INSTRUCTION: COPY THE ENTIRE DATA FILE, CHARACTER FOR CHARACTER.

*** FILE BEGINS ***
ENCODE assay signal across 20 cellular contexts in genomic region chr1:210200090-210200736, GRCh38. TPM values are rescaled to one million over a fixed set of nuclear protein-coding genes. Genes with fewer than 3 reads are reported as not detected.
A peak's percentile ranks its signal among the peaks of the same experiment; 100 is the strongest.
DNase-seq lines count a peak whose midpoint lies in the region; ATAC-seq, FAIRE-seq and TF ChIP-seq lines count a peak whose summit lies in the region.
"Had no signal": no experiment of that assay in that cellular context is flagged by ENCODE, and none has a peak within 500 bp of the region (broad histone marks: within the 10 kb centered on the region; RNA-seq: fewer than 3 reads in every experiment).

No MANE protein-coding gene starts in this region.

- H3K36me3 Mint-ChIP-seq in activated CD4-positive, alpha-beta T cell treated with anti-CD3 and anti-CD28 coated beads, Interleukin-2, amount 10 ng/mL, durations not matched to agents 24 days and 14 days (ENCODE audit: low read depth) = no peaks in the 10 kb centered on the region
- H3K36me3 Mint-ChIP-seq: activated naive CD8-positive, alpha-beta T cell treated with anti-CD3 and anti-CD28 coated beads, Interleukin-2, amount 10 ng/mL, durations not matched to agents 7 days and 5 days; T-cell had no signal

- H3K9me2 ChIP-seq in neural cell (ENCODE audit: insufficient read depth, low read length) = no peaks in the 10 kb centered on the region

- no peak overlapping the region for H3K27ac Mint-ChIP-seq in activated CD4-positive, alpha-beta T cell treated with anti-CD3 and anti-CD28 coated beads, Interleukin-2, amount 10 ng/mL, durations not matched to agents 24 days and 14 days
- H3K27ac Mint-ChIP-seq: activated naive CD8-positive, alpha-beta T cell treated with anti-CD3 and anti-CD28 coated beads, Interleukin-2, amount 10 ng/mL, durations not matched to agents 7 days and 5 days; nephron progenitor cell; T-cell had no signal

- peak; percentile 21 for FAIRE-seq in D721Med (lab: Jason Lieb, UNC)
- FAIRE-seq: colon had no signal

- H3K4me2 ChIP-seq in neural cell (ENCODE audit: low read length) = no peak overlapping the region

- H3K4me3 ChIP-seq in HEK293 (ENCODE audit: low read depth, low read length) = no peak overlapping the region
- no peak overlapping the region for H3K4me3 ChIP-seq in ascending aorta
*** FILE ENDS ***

ENCODE assay signal across 20 cellular contexts in genomic region chr1:210200090-210200736, GRCh38. TPM values are rescaled to one million over a fixed set of nuclear protein-coding genes. Genes with fewer than 3 reads are reported as not detected.
A peak's percentile ranks its signal among the peaks of the same experiment; 100 is the strongest.
DNase-seq lines count a peak whose midpoint lies in the region; ATAC-seq, FAIRE-seq and TF ChIP-seq lines count a peak whose summit lies in the region.
"Had no signal": no experiment of that assay in that cellular context is flagged by ENCODE, and none has a peak within 500 bp of the region (broad histone marks: within the 10 kb centered on the region; RNA-seq: fewer than 3 reads in every experiment).

No MANE protein-coding gene starts in this region.

- H3K36me3 Mint-ChIP-seq in activated CD4-positive, alpha-beta T cell treated with anti-CD3 and anti-CD28 coated beads, Interleukin-2, amount 10 ng/mL, durations not matched to agents 24 days and 14 days (ENCODE audit: low read depth) = no peaks in the 10 kb centered on the region
- H3K36me3 Mint-ChIP-seq: activated naive CD8-positive, alpha-beta T cell treated with anti-CD3 and anti-CD28 coated beads, Interleukin-2, amount 10 ng/mL, durations not matched to agents 7 days and 5 days; T-cell had no signal

- H3K9me2 ChIP-seq in neural cell (ENCODE audit: insufficient read depth, low read length) = no peaks in the 10 kb centered on the region

- no peak overlapping the region for H3K27ac Mint-ChIP-seq in activated CD4-positive, alpha-beta T cell treated with anti-CD3 and anti-CD28 coated beads, Interleukin-2, amount 10 ng/mL, durations not matched to agents 24 days and 14 days
- H3K27ac Mint-ChIP-seq: activated naive CD8-positive, alpha-beta T cell treated with anti-CD3 and anti-CD28 coated beads, Interleukin-2, amount 10 ng/mL, durations not matched to agents 7 days and 5 days; nephron progenitor cell; T-cell had no signal

- peak; percentile 21 for FAIRE-seq in D721Med (lab: Jason Lieb, UNC)
- FAIRE-seq: colon had no signal

- H3K4me2 ChIP-seq in neural cell (ENCODE audit: low read length) = no peak overlapping the region

- H3K4me3 ChIP-seq in HEK293 (ENCODE audit: low read depth, low read length) = no peak overlapping the region
- no peak overlapping the region for H3K4me3 ChIP-seq in ascending aorta